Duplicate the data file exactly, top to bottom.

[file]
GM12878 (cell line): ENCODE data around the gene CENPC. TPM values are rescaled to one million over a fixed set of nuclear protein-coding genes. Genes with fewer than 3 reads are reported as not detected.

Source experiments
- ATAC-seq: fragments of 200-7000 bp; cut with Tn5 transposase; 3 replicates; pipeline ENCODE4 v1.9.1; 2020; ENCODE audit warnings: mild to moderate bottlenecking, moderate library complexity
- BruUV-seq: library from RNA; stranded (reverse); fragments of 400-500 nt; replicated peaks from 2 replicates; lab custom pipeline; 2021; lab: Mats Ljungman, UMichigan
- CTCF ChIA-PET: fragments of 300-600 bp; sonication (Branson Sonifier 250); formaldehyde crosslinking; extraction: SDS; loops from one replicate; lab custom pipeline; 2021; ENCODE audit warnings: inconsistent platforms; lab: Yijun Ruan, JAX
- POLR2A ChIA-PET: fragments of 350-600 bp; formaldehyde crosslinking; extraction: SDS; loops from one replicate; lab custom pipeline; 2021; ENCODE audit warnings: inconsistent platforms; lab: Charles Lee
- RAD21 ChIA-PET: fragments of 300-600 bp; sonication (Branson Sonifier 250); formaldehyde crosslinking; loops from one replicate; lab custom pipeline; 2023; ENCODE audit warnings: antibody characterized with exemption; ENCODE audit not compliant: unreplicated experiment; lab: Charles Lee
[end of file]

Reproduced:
GM12878 (cell line): ENCODE data around the gene CENPC. TPM values are rescaled to one million over a fixed set of nuclear protein-coding genes. Genes with fewer than 3 reads are reported as not detected.

Source experiments
- ATAC-seq: fragments of 200-7000 bp; cut with Tn5 transposase; 3 replicates; pipeline ENCODE4 v1.9.1; 2020; ENCODE audit warnings: mild to moderate bottlenecking, moderate library complexity
- BruUV-seq: library from RNA; stranded (reverse); fragments of 400-500 nt; replicated peaks from 2 replicates; lab custom pipeline; 2021; lab: Mats Ljungman, UMichigan
- CTCF ChIA-PET: fragments of 300-600 bp; sonication (Branson Sonifier 250); formaldehyde crosslinking; extraction: SDS; loops from one replicate; lab custom pipeline; 2021; ENCODE audit warnings: inconsistent platforms; lab: Yijun Ruan, JAX
- POLR2A ChIA-PET: fragments of 350-600 bp; formaldehyde crosslinking; extraction: SDS; loops from one replicate; lab custom pipeline; 2021; ENCODE audit warnings: inconsistent platforms; lab: Charles Lee
- RAD21 ChIA-PET: fragments of 300-600 bp; sonication (Branson Sonifier 250); formaldehyde crosslinking; loops from one replicate; lab custom pipeline; 2023; ENCODE audit warnings: antibody characterized with exemption; ENCODE audit not compliant: unreplicated experiment; lab: Charles Lee